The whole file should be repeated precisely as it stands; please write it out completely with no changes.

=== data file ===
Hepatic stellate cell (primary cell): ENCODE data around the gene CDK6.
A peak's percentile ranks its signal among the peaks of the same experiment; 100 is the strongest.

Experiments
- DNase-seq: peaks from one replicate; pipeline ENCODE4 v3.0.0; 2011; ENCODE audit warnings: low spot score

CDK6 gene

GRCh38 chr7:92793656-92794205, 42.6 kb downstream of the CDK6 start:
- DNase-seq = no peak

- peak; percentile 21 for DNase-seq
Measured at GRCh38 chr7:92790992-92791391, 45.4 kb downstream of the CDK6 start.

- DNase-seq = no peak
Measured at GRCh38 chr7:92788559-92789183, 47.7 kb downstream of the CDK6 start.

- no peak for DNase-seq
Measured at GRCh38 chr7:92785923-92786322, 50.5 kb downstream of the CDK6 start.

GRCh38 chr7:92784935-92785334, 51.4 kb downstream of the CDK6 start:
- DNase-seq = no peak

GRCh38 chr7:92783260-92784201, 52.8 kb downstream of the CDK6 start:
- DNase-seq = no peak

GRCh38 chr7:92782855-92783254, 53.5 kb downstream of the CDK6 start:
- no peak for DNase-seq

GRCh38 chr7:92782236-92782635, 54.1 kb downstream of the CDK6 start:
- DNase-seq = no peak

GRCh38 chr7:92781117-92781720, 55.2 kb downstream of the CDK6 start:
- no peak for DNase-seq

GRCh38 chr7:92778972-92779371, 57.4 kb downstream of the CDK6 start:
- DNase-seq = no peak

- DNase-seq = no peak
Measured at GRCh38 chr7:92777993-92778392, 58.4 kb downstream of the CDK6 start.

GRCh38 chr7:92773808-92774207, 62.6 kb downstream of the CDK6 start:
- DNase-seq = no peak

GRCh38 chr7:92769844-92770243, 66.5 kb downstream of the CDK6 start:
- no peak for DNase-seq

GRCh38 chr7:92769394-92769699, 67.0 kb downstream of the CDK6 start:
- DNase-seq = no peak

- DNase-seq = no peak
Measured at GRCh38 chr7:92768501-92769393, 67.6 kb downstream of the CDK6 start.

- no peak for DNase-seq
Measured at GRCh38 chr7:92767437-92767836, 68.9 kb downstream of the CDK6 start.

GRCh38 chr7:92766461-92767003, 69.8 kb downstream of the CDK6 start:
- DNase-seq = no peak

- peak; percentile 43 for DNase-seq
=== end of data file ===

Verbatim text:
Hepatic stellate cell (primary cell): ENCODE data around the gene CDK6.
A peak's percentile ranks its signal among the peaks of the same experiment; 100 is the strongest.

Experiments
- DNase-seq: peaks from one replicate; pipeline ENCODE4 v3.0.0; 2011; ENCODE audit warnings: low spot score

CDK6 gene

GRCh38 chr7:92793656-92794205, 42.6 kb downstream of the CDK6 start:
- DNase-seq = no peak

- peak; percentile 21 for DNase-seq
Measured at GRCh38 chr7:92790992-92791391, 45.4 kb downstream of the CDK6 start.

- DNase-seq = no peak
Measured at GRCh38 chr7:92788559-92789183, 47.7 kb downstream of the CDK6 start.

- no peak for DNase-seq
Measured at GRCh38 chr7:92785923-92786322, 50.5 kb downstream of the CDK6 start.

GRCh38 chr7:92784935-92785334, 51.4 kb downstream of the CDK6 start:
- DNase-seq = no peak

GRCh38 chr7:92783260-92784201, 52.8 kb downstream of the CDK6 start:
- DNase-seq = no peak

GRCh38 chr7:92782855-92783254, 53.5 kb downstream of the CDK6 start:
- no peak for DNase-seq

GRCh38 chr7:92782236-92782635, 54.1 kb downstream of the CDK6 start:
- DNase-seq = no peak

GRCh38 chr7:92781117-92781720, 55.2 kb downstream of the CDK6 start:
- no peak for DNase-seq

GRCh38 chr7:92778972-92779371, 57.4 kb downstream of the CDK6 start:
- DNase-seq = no peak

- DNase-seq = no peak
Measured at GRCh38 chr7:92777993-92778392, 58.4 kb downstream of the CDK6 start.

GRCh38 chr7:92773808-92774207, 62.6 kb downstream of the CDK6 start:
- DNase-seq = no peak

GRCh38 chr7:92769844-92770243, 66.5 kb downstream of the CDK6 start:
- no peak for DNase-seq

GRCh38 chr7:92769394-92769699, 67.0 kb downstream of the CDK6 start:
- DNase-seq = no peak

- DNase-seq = no peak
Measured at GRCh38 chr7:92768501-92769393, 67.6 kb downstream of the CDK6 start.

- no peak for DNase-seq
Measured at GRCh38 chr7:92767437-92767836, 68.9 kb downstream of the CDK6 start.

GRCh38 chr7:92766461-92767003, 69.8 kb downstream of the CDK6 start:
- DNase-seq = no peak

- peak; percentile 43 for DNase-seq